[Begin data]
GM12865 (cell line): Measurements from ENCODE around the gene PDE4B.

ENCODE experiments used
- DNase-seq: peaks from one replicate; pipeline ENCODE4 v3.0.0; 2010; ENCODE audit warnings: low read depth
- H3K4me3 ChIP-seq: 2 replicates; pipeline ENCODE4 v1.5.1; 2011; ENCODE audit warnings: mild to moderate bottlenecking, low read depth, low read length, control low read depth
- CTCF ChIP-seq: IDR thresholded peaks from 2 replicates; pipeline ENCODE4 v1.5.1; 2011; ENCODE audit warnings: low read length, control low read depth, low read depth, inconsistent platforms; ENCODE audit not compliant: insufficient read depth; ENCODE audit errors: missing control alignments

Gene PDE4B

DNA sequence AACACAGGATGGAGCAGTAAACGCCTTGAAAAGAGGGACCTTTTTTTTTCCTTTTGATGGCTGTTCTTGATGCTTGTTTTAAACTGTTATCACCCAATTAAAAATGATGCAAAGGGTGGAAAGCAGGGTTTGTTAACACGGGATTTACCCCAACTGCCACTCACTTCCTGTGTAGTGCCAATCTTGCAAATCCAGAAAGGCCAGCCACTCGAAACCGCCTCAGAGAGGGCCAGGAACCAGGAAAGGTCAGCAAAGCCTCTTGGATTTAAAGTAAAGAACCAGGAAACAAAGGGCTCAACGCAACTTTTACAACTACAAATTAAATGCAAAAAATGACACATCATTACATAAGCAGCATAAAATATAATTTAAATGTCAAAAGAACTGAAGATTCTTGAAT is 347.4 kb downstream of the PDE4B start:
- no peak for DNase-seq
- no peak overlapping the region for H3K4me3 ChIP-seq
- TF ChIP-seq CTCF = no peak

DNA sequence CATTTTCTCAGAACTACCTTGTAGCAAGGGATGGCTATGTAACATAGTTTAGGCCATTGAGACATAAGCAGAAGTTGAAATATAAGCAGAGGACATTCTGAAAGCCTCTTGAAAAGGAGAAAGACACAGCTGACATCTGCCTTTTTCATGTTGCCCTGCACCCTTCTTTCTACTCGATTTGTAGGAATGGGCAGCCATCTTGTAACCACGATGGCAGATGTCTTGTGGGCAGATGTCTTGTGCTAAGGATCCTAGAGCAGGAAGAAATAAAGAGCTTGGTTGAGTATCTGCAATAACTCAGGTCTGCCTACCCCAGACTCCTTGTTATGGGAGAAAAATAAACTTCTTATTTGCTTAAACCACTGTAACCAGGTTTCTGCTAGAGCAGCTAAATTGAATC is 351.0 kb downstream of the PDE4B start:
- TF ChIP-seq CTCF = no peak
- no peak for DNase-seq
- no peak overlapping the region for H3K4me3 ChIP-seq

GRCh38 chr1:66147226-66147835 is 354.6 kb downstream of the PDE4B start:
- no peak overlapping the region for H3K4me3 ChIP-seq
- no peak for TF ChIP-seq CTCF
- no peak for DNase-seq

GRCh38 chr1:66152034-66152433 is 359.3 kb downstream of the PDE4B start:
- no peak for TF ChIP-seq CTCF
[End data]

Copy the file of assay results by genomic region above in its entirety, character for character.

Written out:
GM12865 (cell line): Measurements from ENCODE around the gene PDE4B.

ENCODE experiments used
- DNase-seq: peaks from one replicate; pipeline ENCODE4 v3.0.0; 2010; ENCODE audit warnings: low read depth
- H3K4me3 ChIP-seq: 2 replicates; pipeline ENCODE4 v1.5.1; 2011; ENCODE audit warnings: mild to moderate bottlenecking, low read depth, low read length, control low read depth
- CTCF ChIP-seq: IDR thresholded peaks from 2 replicates; pipeline ENCODE4 v1.5.1; 2011; ENCODE audit warnings: low read length, control low read depth, low read depth, inconsistent platforms; ENCODE audit not compliant: insufficient read depth; ENCODE audit errors: missing control alignments

Gene PDE4B

DNA sequence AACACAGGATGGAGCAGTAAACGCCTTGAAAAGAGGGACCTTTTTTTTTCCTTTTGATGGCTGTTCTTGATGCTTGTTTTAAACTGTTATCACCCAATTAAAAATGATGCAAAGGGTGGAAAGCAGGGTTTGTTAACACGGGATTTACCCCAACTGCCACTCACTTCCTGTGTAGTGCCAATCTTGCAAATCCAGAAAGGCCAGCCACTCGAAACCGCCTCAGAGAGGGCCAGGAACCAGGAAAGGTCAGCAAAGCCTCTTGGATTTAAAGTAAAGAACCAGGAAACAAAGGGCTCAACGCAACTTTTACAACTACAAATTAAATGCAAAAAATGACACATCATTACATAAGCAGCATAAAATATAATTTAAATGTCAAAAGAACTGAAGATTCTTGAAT is 347.4 kb downstream of the PDE4B start:
- no peak for DNase-seq
- no peak overlapping the region for H3K4me3 ChIP-seq
- TF ChIP-seq CTCF = no peak

DNA sequence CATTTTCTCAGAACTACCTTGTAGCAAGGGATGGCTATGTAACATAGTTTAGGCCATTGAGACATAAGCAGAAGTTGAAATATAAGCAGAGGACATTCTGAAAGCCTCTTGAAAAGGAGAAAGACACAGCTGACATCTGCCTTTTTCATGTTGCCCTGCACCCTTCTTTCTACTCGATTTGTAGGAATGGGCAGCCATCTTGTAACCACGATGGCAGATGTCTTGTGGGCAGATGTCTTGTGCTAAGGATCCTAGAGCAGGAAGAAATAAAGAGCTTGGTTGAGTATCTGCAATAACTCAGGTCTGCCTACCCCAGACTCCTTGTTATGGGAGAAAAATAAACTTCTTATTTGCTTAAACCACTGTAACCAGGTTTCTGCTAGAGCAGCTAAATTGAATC is 351.0 kb downstream of the PDE4B start:
- TF ChIP-seq CTCF = no peak
- no peak for DNase-seq
- no peak overlapping the region for H3K4me3 ChIP-seq

GRCh38 chr1:66147226-66147835 is 354.6 kb downstream of the PDE4B start:
- no peak overlapping the region for H3K4me3 ChIP-seq
- no peak for TF ChIP-seq CTCF
- no peak for DNase-seq

GRCh38 chr1:66152034-66152433 is 359.3 kb downstream of the PDE4B start:
- no peak for TF ChIP-seq CTCF